It is often said that the prevalence of constipation has increased due to modern food processing methods, resulting in a diet low in non-starch polysaccharides (NSP). However, a low NSP diet should not be assumed to be the cause of constipation, but possibly a contributory factor.
Although evidence is controversial, intake of NSP, mostly insoluble fiber, has been shown to be beneficial and to increase gut transit time, fecal weight, and bowel frequency in healthy individuals, but also in some constipated patients.
Constipation is often lower among vegetarians and in developing countries, where higher amounts and types of NSP are consumed. Many people with constipation, especially the elderly, report having a low NSP intake because of chewing difficulties and/ or denture problems. There are a few cases where high NSP is contraindicated: patients with secondary to slow transit and/or pelvic floor dyssynergia, or where abdominal distension has worsened or resulted in incontinence (mostly in the elderly). However, these represent a minority.
Because constipation is a symptom, many variables have been implicated in its treatment. One cause is related to the stress and strain of modern life. Poor personal habits may be responsible, including irregular routine and meals, inadequate rest and exercise, tension, and ignoring the body’s need to defecate. Some medications that contain iron, aluminum, or calcium can cause constipation.
Fluid Dehydration is a risk factor, slowing colonic transit or lowering stool output in healthy adults. This is a problem among the elderly, who tend to drink less in an attempt to control incontinence.
A regular balanced diet high in fiber and fluids is recommended to avoid constipation. Staying well-hydrated drinking lots of water is especially important when increasing fiber intake. Eight to ten glasses of fluids daily should be consumed. Foods high in fiber include whole grains and raw fruits and vegetables. If the patient cannot tolerate the latter, cooked ones may be used.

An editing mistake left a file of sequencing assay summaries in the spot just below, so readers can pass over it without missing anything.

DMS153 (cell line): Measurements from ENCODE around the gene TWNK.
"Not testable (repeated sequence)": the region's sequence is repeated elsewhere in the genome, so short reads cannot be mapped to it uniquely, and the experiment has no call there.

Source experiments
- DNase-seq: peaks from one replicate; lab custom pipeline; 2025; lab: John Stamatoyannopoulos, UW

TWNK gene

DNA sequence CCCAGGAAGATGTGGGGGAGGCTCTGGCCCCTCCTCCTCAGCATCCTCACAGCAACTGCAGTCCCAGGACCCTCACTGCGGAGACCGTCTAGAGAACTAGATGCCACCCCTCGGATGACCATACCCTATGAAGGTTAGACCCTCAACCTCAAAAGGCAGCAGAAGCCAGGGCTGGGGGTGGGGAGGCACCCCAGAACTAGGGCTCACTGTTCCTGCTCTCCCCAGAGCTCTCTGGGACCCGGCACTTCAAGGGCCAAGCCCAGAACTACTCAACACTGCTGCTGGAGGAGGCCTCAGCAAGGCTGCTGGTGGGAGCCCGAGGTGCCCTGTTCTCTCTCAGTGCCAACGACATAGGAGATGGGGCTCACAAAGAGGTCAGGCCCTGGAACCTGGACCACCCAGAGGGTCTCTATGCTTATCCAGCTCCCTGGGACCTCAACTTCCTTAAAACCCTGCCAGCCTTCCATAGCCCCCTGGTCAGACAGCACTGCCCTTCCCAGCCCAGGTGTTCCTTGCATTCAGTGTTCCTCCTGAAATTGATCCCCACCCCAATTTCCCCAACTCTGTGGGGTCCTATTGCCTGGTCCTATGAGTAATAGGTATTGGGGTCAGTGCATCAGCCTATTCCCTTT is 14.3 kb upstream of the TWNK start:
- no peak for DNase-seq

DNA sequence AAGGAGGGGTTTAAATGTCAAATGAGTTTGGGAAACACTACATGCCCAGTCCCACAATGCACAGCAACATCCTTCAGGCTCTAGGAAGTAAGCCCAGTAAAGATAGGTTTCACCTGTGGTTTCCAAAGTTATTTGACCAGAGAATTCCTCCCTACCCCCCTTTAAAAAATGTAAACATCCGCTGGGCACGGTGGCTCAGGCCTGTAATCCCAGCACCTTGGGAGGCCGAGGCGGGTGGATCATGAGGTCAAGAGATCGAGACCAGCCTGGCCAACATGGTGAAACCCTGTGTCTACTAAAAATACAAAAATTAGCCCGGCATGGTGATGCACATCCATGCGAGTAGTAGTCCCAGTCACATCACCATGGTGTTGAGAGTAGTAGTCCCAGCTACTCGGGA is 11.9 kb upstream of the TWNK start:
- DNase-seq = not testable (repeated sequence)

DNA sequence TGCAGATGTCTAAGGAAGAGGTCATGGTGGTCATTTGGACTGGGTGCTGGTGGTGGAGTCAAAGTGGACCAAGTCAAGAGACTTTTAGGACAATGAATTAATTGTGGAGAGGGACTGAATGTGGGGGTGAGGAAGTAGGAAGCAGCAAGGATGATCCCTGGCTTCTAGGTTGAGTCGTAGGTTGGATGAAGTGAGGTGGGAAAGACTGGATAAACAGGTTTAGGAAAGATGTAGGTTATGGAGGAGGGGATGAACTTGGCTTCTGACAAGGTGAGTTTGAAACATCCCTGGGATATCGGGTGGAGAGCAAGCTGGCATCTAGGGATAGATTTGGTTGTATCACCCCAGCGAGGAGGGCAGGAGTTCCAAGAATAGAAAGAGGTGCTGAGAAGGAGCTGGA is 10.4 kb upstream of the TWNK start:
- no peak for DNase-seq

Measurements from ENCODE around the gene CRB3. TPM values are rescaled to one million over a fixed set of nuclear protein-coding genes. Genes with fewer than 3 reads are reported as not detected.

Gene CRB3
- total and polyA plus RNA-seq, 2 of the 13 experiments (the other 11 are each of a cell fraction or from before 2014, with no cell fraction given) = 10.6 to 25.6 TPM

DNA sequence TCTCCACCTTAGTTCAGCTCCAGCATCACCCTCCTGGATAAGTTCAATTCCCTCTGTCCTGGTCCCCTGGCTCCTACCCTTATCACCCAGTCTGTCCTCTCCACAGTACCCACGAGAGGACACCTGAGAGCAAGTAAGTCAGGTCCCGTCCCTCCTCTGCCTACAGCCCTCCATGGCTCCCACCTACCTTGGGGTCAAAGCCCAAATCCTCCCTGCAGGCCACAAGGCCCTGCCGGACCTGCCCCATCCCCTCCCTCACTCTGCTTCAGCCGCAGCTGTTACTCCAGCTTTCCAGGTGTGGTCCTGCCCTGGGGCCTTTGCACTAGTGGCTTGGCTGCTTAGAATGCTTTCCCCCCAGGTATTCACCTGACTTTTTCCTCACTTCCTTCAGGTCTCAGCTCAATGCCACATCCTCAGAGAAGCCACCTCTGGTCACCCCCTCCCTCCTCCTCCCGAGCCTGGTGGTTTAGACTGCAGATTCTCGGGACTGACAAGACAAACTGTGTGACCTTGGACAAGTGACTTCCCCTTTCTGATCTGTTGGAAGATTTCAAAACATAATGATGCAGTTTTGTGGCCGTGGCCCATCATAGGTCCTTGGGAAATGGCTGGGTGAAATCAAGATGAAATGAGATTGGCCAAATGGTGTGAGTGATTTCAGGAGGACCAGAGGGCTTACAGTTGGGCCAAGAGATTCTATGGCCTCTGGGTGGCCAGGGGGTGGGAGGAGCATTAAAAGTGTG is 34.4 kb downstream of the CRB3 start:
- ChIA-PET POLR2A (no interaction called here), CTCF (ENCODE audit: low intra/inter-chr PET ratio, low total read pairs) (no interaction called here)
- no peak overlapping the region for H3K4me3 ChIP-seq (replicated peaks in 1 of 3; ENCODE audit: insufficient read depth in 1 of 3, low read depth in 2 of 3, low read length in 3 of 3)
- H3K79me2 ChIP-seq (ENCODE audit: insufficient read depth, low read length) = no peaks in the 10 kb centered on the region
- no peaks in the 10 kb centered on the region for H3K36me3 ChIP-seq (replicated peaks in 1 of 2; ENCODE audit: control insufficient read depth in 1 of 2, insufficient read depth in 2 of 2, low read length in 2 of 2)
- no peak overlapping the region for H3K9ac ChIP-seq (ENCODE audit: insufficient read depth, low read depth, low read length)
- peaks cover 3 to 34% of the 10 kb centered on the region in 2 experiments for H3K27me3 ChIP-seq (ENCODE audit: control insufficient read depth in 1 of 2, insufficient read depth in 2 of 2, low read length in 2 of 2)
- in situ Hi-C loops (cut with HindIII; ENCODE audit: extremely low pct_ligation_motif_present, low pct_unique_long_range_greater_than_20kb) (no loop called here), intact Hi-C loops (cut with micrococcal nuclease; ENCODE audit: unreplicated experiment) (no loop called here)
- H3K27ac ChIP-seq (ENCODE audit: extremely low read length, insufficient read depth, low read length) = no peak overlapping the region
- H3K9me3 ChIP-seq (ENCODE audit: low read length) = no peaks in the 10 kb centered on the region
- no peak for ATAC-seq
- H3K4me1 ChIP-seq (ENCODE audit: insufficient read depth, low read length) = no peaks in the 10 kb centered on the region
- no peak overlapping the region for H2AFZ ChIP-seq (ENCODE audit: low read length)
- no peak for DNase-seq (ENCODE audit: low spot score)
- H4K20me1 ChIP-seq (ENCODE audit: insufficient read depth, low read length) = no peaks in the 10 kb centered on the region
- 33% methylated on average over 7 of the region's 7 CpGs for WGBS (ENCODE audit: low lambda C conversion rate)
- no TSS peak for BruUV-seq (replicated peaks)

Prune juice, apple juice, figs, and raisins are especially helpful. Bran with a high fiber content is an effective agent. Exercising also helps reduce the risk of constipation.
By pooling the findings of the 14 studies, the researchers found that on average, probiotics slowed “gut transit time” by 12.4 hours, increased the number of weekly bowel movements by 1.3, and helped soften stools, making them easier to pass. Probiotics that contained Bifidobacterium appeared to be the most effective. The study was published in the American Journal of Clinical Nutrition.
Nutrition Tips for Relieving Constipation
- Eat a high-fiber diet: Five servings of fruits and vegetables each day and six or more servings of whole grains are helpful to most people. If you eat breakfast cereal, make sure you buy a cereal containing at least 2 to 3 g of fiber per serving.
- Drink plenty of fluids: Staying well-hydrated drinking lots of water is especially important when increasing fiber intake. Eight to ten glasses of fluids daily should be consumed.
- Exercise regularly: A regular walking plan — even 10 to 15 minutes several times a day — can help the body and digestive system work at their best. If you are already fit, you might choose aerobic exercise: running, jogging, swimming, or swing dancing, for example.
- Respond promptly to the urge to defecate.
- Prune juice, apple juice, figs, and raisins are especially helpful.
- Bran with a high fiber content is an effective agent.
- Do probiotics provide constipation relief? By pooling the findings of the 14 studies, the researchers found that on average, probiotics slowed “gut transit time” by 12.4 hours, increased the number of weekly bowel movements by 1.3, and helped soften stools, making them easier to pass.